“We already know that exercise is important in reducing our risk of some illnesses that come with ageing, such as cardiovascular disease and cancer. This research reemphasizes that it really is never too late to benefit from exercise, so whether it’s a brisk walk to the shops, gardening or competing in a fun run it is crucial that, those of us who can, get active as we grow older,” said Goodwin.

FLEXIBILITY DETERMINANTS (excerpted from IDEA Fitness Journal December 2012)

AGE – Flexibility has been shown to decrease up to 50% with age in some joint areas. From a base of 1,000 elderly men and women, a study showed that shoulder abduction decreased gradually and consistently with age and was about 25% less in these elderly subjects compared with norms for a younger population. Another study examined the changes in spinal mobility for 109 women aged 20–84 years. The results indicated that spinal mobility decreased with age by 20% for forward flexion, 33% for lateral flexion and 50% for extension.

This loss of flexibility may be due to gradual deterioration with age in the cell function within cartilage, ligaments, tendons and muscles. Also, that collagen, a main constituent of connective tissue, becomes dense (and stiffer) with aging. All the studies suggest that this loss of motion can be minimized with regular stretching and range of motion (ROM) exercise.

GENDER – It has been shown that due to minor differences in joint structures and connective-tissue anatomy, women have slightly greater ROM than men for most joint motions.  However, these researchers note that the effect of gender on ROM is much less than that of age.

PHYSICAL ACTIVITY – For the most part, active individuals have greater flexibility in the joints they regularly use than in their inactive counterparts. Studies have confirmed with a population of 50 mature women (mean age 71 years) that those subjects who regularly did more walking had greater flexibility in the hip and spine than their less active counterparts. This data suggests a very meaningful application with fall prevention.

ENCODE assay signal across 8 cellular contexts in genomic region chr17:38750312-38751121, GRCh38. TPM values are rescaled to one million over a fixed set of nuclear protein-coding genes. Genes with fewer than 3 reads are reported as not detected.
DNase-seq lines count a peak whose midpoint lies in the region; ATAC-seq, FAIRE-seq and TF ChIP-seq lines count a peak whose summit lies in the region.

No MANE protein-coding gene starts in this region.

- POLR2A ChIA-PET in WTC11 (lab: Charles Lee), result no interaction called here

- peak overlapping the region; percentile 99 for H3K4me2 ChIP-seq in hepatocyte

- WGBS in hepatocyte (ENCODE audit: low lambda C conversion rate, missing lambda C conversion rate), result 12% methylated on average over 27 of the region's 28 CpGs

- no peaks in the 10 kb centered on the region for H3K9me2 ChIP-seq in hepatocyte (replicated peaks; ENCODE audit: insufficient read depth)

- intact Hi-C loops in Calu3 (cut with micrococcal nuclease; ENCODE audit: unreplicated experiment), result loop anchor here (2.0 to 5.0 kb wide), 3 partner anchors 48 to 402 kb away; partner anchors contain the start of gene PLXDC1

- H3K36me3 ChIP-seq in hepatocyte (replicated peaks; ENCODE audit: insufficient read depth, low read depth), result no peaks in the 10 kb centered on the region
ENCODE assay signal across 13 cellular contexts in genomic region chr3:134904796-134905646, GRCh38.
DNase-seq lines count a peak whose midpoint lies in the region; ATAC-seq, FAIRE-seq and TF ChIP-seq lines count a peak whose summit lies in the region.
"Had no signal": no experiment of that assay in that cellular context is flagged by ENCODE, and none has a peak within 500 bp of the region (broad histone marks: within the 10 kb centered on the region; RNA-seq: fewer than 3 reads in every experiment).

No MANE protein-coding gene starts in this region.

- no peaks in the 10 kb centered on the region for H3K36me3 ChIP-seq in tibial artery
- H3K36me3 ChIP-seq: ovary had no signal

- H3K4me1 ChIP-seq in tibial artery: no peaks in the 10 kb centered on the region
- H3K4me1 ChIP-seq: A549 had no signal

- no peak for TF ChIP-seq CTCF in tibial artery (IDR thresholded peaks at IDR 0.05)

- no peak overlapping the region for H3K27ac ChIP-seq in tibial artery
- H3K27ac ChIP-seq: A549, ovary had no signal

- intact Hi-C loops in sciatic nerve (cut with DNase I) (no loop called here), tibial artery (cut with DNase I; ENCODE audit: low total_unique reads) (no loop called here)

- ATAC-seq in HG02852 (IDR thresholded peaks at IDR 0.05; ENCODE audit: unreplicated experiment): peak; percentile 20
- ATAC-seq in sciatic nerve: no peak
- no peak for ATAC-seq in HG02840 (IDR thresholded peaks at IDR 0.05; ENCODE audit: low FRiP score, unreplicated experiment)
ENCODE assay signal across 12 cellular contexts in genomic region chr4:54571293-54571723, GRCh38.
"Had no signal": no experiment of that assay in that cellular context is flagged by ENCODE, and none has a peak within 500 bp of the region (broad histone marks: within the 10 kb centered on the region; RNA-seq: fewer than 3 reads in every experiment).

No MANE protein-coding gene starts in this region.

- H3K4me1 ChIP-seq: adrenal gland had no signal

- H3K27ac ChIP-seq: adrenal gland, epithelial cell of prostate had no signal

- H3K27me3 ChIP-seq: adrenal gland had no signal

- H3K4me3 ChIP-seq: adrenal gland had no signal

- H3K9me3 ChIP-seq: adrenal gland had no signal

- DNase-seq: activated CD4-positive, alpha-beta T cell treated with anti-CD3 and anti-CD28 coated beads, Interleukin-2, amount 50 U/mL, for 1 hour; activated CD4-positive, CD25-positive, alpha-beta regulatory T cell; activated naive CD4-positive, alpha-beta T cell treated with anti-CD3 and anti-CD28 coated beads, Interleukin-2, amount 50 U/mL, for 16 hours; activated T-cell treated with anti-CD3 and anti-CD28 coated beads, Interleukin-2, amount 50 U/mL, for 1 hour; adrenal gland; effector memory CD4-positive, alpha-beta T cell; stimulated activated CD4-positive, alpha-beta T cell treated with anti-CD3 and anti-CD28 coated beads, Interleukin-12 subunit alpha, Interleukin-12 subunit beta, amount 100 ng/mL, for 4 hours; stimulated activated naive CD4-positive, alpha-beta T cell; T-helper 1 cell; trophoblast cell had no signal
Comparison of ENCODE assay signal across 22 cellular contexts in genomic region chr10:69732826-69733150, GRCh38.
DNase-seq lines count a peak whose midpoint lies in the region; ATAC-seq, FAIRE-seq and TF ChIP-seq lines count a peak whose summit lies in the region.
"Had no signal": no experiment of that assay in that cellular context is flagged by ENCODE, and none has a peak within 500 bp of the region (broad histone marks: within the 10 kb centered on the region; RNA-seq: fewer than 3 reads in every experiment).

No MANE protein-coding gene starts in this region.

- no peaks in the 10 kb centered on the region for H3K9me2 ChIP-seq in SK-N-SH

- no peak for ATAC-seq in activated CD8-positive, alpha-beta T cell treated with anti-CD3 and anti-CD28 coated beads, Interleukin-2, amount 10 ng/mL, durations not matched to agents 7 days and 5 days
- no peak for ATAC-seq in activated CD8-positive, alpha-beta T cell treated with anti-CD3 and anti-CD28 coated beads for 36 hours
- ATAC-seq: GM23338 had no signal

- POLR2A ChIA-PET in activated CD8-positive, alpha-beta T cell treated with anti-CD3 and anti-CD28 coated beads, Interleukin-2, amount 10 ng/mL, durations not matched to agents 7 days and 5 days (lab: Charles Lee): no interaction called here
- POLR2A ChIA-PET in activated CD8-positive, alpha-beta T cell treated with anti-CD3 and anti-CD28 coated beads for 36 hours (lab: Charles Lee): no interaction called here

A comparison of elderly subjects (average age 77 years) with a history of falling to healthy non-fallers (average age 73 years) showed an association between hip tightness and more falls. The authors specifically recommend hip extension stretching as a necessary intervention for fall prevention. In a long-term study with 12 women aged 50–71 years, showed that regular exercise (15–30 minutes of stretching and 30–60 minutes of walking or water aerobics) 3 times per week for 5 years increased shoulder and hip ROM significantly (3%–22% in various joint actions). Exercise also helped the subjects perform activities of daily living more efficiently. Indeed, the American College of Sports Medicine recommends that preventive and rehabilitative exercise programs should include activities that promote the maintenance of flexibility.